“Typically, criticism of our foreign policy has been directed at the failure to use military force.  And the question I think I would have is, why is it that everybody is so eager to use military force after we’ve just gone through a decade of war at enormous costs to our troops and to our budget?” he said at the press conference.

“For some reason many who were proponents of what I consider to be a disastrous decision to go into Iraq [in 2003] haven’t really learned the lesson of the last decade, and they keep on just playing the same note over and over again,” he said.

“Why? I don’t know,” he claimed.

But some of Obama’s policies are a concession to his critics. For example, his trip to Asia is widely seen as an late effort to reassure worried allies that the United States will back them in any military challenge with China. “We’re here in the Philippines signing a defense agreement… so it’s hard to square whatever it is that the critics are saying with facts on the ground… here in the Asia Pacific region,” Obama said.

But most of Obama’s foreign policy efforts seek to minimize the impact of foreign crises on his domestic agenda.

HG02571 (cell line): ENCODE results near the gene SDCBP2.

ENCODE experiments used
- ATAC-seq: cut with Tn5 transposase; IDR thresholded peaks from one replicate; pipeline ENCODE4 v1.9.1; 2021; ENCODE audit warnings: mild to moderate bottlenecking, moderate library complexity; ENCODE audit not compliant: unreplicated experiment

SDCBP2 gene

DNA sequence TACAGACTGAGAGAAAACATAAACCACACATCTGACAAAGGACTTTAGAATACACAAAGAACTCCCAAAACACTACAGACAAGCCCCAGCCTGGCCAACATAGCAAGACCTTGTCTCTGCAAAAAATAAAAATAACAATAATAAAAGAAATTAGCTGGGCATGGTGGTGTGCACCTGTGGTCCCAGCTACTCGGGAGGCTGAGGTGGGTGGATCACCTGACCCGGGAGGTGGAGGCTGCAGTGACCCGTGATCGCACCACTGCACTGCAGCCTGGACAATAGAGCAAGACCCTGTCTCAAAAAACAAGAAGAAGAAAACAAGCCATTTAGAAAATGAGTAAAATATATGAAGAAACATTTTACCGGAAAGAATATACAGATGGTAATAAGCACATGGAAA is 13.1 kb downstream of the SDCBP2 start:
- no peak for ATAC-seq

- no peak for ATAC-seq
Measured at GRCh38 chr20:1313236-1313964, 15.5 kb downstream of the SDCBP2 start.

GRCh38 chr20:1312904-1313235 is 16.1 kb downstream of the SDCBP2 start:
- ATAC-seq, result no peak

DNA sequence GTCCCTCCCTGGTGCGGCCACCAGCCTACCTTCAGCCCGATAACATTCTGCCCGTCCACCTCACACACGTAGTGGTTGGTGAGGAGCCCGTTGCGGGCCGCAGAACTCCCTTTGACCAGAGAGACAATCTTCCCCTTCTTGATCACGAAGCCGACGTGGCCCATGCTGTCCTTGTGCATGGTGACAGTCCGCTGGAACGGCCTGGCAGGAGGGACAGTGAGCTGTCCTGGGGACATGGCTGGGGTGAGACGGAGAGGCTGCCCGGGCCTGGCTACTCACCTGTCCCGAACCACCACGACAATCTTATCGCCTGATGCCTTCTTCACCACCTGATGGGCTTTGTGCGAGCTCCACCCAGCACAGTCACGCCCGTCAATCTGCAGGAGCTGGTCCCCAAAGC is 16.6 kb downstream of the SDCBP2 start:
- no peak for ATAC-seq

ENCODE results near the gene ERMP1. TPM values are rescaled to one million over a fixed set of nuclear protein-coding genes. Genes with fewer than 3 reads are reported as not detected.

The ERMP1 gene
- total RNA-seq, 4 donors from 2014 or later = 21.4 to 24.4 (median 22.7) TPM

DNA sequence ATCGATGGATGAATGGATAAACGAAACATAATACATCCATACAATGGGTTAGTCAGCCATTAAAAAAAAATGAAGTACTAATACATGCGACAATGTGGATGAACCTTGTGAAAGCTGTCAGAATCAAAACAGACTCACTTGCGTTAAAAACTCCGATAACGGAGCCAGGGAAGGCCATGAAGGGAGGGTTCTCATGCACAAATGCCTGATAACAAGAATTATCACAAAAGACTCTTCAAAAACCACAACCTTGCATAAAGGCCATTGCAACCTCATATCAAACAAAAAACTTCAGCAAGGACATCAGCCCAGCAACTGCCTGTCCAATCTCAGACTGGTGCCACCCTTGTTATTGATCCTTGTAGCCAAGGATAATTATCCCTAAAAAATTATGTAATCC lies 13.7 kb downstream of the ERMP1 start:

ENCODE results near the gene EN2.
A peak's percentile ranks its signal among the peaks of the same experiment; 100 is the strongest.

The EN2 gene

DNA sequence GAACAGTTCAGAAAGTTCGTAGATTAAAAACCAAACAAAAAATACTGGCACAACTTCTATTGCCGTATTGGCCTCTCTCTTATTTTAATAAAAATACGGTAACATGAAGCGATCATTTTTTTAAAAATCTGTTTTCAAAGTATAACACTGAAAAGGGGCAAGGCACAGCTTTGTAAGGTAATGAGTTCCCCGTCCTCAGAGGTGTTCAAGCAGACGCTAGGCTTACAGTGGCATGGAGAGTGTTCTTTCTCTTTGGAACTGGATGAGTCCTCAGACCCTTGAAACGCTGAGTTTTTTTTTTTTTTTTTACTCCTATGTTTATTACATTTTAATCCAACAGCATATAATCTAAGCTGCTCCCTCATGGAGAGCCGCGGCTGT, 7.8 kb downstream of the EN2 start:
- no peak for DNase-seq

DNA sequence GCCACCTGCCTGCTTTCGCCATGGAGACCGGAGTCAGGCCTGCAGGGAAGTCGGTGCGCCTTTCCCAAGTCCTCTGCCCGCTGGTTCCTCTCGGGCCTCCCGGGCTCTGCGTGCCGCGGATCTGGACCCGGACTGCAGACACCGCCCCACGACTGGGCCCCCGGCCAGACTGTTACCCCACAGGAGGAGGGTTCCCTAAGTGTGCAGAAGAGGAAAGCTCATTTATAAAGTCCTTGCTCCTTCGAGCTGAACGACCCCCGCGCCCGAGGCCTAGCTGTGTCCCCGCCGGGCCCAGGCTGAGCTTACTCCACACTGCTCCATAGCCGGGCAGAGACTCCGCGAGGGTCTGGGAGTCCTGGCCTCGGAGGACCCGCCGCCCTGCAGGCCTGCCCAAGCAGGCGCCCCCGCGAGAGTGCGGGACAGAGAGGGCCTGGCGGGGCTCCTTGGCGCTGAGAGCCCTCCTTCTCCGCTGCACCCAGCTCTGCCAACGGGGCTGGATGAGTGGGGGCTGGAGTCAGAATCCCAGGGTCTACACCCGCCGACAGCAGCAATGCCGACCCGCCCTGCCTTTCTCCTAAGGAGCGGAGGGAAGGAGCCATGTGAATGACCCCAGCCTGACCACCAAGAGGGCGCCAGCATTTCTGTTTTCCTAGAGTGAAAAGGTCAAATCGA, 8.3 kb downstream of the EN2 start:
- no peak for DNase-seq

For example, even as Russian-allied proxy forces grab control of cities eastern Ukraine, Obama continued to defend his Ukrainian policy as the only option. “Russia has never been more isolated… what else should we be doing?,” he said.

“The critics will say… ‘We should be arming the Ukrainians more.‘ Do people actually think that somehow us sending some additional arms into Ukraine could potentially deter the Russian army?  Or are we more likely to deter them by applying the sort of international pressure, diplomatic pressure and economic pressure that we’re applying?” Obama said.

Obama defended his response to the bloody Syrian civil war, where he has begun to provide a modest level of military aid to some of the rebel groups who are not aligned with the expanding Islamic armies in the country.

“I would note that those who criticize our foreign policy with respect to Syria, they themselves say, no, no, no, we don’t mean sending in troops.  Well, what do you mean?  Well, you should be assisting the opposition — well, we’re assisting the opposition,” he said.

Obama also cited his abortive threat in 2013 to launch airstrikes on Syrian chemical-weapons forces. Critics complain that “‘perhaps you should have taken a strike in Syria to get chemical weapons out of Syria.’ Well, it turns out we’re getting chemical weapons out of Syria without having initiated a strike,” Obama said. “So what else are you talking about? And at that point it kind of trails off,” he claimed, ignoring many calls for more military aid and for tougher sanctions on Syria’s Iranian ally.

Following Obama’s threat to strike Syria, the Iran-backed Syrian government gave up roughly 90 percent of the its nerve gas weapons, but is reportedly holding back around 7.5 percent, and also launching some chemical weapons attacks against the Islamic rebels.